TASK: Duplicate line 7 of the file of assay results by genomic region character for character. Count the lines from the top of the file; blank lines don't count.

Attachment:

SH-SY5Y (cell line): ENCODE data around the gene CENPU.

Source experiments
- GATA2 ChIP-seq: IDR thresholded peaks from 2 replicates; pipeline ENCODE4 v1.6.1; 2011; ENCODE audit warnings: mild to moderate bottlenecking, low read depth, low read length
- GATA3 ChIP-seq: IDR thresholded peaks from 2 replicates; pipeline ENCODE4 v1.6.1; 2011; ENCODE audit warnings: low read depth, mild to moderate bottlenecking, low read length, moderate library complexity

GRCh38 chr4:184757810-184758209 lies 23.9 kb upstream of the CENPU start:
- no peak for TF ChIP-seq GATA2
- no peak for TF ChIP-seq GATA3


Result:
- no peak for TF ChIP-seq GATA3